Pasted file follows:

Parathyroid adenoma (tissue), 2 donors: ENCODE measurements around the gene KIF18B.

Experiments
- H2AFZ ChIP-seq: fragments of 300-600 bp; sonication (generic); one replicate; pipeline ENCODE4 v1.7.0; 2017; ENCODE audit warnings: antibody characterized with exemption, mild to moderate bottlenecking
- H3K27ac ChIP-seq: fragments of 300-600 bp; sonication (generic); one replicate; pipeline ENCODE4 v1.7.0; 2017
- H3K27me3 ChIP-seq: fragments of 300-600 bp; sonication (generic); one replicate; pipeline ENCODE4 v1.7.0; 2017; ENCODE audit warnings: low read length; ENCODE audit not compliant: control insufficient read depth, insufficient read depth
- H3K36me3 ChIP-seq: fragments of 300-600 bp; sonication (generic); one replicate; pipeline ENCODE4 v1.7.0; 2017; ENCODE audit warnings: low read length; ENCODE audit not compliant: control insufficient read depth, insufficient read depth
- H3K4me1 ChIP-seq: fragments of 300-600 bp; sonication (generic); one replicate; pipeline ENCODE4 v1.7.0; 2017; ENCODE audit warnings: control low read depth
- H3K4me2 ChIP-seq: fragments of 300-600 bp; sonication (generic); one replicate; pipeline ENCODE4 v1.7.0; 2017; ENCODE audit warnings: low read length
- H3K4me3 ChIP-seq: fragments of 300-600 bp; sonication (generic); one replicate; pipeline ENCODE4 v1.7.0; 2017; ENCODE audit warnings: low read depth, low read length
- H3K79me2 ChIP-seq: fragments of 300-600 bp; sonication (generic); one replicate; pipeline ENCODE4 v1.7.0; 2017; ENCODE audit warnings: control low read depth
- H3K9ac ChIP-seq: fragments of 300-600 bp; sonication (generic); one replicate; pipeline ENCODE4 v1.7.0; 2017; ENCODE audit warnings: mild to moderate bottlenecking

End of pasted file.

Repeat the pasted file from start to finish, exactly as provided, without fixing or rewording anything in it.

Parathyroid adenoma (tissue), 2 donors: ENCODE measurements around the gene KIF18B.

Experiments
- H2AFZ ChIP-seq: fragments of 300-600 bp; sonication (generic); one replicate; pipeline ENCODE4 v1.7.0; 2017; ENCODE audit warnings: antibody characterized with exemption, mild to moderate bottlenecking
- H3K27ac ChIP-seq: fragments of 300-600 bp; sonication (generic); one replicate; pipeline ENCODE4 v1.7.0; 2017
- H3K27me3 ChIP-seq: fragments of 300-600 bp; sonication (generic); one replicate; pipeline ENCODE4 v1.7.0; 2017; ENCODE audit warnings: low read length; ENCODE audit not compliant: control insufficient read depth, insufficient read depth
- H3K36me3 ChIP-seq: fragments of 300-600 bp; sonication (generic); one replicate; pipeline ENCODE4 v1.7.0; 2017; ENCODE audit warnings: low read length; ENCODE audit not compliant: control insufficient read depth, insufficient read depth
- H3K4me1 ChIP-seq: fragments of 300-600 bp; sonication (generic); one replicate; pipeline ENCODE4 v1.7.0; 2017; ENCODE audit warnings: control low read depth
- H3K4me2 ChIP-seq: fragments of 300-600 bp; sonication (generic); one replicate; pipeline ENCODE4 v1.7.0; 2017; ENCODE audit warnings: low read length
- H3K4me3 ChIP-seq: fragments of 300-600 bp; sonication (generic); one replicate; pipeline ENCODE4 v1.7.0; 2017; ENCODE audit warnings: low read depth, low read length
- H3K79me2 ChIP-seq: fragments of 300-600 bp; sonication (generic); one replicate; pipeline ENCODE4 v1.7.0; 2017; ENCODE audit warnings: control low read depth
- H3K9ac ChIP-seq: fragments of 300-600 bp; sonication (generic); one replicate; pipeline ENCODE4 v1.7.0; 2017; ENCODE audit warnings: mild to moderate bottlenecking